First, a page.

Dr. Loukas said that the new tumors may well have been around since the beginning but we just didn’t see them because the current scanning technology can only see tumors that are at least 3-4 mm. And when we attacked the liver tumors with the magic whammy juice it shrank these “new” little bastards down to almost nothing – “almost” being the key word here. He reiterated that this was why he never felt Maggie was a good candidate for surgery. Had we gone through the major surgery we’d still be facing these same “new” tumors. I can imagine that this discovery post-surgery would have been an incredibly tough pill to swallow.
One key critical detail is that there is a real chance that this chemo will not work. When ever tumors are exposed to chemo, just to show how stubborn they can be, sometimes they do not respond. This is totally dependant on various, easily-quantifiable factors such as the genetic makeup of the tumors, moon phases in August, the number of flees on a three-humped camel in Bali, and the specific gravity of our dog, Niko’s third skat of the day. However, as we all know (and have been thrilled about), the particular tumors we have been dealing with responded extremely well. Otherwise, as Dr. Loukas reminded us again today, this game would have been over about a year and six months ago. Because they did respond so well there’s a significant chance they will respond well again. HOWEVER (this is sooo much fun!) BECAUSE they’ve been exposed to this particular type of chemo before, they may be resistant this time around. Fantastic! But Dr. Loukas is quick to point out that the significant length of time between her last CPT-11 round (about a year) works in our favor to increase the likelihood that the tumors won’t know what hit them, just like last time. In a nutshell, maybe it’ll work. Maybe it won’t. We’ll be holding our breath. How long till we know, you ask? Two months-ish.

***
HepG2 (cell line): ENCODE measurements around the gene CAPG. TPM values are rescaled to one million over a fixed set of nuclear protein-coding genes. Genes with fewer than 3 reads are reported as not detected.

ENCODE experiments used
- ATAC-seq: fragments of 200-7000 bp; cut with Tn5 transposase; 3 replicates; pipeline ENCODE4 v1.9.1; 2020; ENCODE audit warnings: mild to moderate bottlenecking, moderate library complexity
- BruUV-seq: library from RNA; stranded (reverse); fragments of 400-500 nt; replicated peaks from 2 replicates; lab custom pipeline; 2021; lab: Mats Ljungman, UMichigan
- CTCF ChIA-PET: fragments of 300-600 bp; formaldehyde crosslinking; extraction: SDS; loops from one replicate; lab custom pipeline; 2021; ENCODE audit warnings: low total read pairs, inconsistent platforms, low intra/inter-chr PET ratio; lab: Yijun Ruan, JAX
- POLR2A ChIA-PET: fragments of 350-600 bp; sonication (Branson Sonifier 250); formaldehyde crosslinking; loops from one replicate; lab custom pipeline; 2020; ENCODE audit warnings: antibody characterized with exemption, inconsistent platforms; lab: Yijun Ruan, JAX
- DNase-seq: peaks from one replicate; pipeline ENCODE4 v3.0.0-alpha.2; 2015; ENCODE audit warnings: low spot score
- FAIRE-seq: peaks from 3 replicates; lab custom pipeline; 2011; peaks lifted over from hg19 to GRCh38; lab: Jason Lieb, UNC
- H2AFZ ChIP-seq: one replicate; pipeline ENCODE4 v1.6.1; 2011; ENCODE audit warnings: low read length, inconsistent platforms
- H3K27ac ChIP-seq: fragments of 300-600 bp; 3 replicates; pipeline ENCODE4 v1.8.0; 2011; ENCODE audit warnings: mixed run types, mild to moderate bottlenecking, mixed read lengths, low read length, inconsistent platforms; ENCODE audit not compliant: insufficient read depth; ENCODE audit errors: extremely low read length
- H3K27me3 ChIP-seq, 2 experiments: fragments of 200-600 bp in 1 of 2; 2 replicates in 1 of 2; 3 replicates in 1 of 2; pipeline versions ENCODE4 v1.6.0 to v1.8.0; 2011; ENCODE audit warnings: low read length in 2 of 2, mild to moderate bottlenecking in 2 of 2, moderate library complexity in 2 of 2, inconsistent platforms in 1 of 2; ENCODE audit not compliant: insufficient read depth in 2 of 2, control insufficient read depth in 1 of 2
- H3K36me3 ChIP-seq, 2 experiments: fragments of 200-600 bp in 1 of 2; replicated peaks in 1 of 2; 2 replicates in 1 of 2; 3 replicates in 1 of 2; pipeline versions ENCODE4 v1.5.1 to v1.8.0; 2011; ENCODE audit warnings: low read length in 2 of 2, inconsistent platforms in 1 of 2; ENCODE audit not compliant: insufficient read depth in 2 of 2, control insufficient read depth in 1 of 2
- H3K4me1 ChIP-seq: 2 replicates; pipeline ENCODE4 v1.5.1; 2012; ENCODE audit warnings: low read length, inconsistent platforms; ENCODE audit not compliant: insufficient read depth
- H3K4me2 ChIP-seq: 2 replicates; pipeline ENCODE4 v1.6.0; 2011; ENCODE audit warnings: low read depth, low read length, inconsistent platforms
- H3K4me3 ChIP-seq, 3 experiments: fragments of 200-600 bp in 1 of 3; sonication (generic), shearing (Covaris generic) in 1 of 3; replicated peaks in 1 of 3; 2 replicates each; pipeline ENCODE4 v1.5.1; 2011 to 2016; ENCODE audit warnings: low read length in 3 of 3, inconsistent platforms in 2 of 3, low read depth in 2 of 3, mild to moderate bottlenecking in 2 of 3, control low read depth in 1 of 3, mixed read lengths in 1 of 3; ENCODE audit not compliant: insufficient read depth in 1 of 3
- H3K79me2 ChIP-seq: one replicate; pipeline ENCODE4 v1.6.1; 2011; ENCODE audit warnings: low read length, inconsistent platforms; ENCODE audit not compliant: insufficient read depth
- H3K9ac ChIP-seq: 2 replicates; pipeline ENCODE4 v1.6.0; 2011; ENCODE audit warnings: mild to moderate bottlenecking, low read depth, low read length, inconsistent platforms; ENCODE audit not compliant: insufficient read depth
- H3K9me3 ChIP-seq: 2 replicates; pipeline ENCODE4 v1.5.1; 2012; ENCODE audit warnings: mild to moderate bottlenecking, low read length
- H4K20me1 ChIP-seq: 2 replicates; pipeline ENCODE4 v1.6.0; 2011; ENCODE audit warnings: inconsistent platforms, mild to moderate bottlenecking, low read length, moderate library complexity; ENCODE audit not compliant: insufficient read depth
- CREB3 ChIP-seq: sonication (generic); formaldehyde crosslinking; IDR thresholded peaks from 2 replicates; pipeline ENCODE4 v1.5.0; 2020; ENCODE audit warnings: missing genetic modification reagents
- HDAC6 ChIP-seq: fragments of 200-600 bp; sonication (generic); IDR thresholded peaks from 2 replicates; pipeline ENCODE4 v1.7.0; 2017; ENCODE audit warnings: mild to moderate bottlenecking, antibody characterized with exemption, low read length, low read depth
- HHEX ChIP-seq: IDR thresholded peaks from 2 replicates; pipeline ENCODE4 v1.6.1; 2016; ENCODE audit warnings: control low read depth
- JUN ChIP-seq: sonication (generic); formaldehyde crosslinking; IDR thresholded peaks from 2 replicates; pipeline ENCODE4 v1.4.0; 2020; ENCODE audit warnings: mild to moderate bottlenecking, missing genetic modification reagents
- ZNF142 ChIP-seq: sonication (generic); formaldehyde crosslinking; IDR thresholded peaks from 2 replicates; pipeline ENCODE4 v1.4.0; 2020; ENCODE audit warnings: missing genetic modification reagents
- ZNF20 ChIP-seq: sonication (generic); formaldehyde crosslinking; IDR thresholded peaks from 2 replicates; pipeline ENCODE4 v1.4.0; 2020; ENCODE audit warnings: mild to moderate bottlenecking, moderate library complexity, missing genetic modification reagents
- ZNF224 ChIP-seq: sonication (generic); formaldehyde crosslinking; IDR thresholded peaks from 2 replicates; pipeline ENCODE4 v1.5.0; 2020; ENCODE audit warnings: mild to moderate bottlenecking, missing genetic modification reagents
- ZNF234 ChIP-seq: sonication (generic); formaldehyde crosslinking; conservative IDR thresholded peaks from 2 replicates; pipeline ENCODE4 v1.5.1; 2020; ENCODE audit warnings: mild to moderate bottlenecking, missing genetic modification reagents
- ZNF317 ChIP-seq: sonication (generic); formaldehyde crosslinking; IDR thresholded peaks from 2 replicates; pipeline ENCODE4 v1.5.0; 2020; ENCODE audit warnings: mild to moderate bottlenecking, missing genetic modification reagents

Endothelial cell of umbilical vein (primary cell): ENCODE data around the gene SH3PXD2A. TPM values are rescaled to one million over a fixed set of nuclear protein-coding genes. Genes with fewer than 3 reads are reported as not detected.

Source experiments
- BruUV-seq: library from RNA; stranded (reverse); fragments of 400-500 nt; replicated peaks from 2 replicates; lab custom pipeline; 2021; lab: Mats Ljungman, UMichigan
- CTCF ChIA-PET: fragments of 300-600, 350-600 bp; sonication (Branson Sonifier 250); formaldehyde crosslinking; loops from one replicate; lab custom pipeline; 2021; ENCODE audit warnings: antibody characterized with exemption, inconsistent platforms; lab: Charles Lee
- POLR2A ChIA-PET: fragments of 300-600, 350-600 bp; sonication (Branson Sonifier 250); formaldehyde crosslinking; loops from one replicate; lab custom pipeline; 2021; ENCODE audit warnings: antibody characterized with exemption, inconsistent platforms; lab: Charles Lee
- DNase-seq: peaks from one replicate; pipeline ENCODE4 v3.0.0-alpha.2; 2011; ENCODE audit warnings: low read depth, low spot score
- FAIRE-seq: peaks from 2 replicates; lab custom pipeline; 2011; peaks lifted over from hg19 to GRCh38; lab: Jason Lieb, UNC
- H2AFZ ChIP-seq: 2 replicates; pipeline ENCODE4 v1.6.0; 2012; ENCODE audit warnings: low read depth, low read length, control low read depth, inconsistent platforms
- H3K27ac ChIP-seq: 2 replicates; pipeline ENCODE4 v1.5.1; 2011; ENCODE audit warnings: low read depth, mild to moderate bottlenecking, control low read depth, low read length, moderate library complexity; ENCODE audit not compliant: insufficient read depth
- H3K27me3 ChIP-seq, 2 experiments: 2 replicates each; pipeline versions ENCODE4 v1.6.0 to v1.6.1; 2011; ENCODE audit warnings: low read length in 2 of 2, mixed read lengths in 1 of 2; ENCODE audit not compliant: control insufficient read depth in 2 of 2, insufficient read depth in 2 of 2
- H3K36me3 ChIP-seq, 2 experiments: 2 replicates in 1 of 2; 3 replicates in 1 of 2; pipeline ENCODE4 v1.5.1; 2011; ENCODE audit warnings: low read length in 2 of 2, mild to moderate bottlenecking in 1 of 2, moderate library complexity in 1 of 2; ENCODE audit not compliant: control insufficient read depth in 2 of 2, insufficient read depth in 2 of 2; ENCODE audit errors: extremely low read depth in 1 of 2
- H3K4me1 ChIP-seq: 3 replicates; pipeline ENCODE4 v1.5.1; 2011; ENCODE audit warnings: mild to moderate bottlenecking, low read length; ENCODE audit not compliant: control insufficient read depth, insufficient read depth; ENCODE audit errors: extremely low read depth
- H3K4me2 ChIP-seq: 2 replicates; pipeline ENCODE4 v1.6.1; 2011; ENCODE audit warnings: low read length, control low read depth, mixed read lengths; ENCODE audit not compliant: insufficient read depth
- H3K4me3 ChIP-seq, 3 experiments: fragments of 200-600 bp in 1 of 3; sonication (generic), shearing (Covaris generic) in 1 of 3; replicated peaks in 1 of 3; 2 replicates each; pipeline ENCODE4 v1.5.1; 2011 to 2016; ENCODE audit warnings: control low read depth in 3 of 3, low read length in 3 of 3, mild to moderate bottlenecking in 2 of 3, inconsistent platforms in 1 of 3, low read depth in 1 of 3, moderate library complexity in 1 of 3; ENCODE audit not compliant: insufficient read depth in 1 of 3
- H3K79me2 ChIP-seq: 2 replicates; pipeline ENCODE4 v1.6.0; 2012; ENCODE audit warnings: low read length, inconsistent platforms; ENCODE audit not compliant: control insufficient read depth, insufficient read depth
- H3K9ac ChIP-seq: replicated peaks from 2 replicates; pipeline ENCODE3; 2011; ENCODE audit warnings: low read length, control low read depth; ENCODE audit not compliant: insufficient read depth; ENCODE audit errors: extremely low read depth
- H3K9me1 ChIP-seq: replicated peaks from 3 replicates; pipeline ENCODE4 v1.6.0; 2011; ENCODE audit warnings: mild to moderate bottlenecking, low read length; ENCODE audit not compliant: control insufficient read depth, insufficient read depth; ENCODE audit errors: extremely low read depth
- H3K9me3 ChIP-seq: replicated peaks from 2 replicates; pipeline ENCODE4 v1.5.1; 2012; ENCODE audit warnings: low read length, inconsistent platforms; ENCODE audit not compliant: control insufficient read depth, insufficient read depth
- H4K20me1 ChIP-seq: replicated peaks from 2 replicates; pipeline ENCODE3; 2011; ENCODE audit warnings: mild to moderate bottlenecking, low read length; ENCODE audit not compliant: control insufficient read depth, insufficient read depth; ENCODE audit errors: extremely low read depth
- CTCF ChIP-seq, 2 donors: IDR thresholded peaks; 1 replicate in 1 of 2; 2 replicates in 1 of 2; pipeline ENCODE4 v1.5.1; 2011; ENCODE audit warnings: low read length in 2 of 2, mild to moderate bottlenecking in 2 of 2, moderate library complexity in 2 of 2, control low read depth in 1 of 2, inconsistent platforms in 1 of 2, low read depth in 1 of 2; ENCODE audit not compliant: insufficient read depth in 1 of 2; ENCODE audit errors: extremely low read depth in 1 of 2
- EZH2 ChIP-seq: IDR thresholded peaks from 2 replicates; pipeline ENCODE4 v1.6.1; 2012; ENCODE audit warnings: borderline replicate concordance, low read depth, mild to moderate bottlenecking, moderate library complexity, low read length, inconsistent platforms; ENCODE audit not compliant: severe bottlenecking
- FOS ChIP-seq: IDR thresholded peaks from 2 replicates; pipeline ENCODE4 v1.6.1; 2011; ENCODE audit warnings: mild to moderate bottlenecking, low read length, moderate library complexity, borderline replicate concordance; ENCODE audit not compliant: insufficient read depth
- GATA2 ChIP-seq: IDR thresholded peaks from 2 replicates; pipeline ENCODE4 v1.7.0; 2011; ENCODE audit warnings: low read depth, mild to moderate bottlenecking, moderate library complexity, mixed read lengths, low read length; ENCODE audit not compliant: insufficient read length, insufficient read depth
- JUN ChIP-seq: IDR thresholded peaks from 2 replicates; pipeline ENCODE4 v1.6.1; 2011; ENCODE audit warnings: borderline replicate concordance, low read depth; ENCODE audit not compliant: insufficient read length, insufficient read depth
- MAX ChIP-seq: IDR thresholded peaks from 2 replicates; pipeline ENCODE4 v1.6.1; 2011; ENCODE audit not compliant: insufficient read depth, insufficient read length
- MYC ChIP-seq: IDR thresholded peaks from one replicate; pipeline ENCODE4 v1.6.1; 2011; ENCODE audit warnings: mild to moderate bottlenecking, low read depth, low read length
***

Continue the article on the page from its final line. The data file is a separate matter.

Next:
Brace yourself for a kick in the nuts. If the CPT-11/Xeloda/Erbitux combo doesn’t work then we move into the experimental phase of Chris and Maggie’s Great Cancer Adventure. In other words, we’ve exhausted the short list of proven effective chemo drugs for colon cancer and, frankly, it’s not a place we want to be.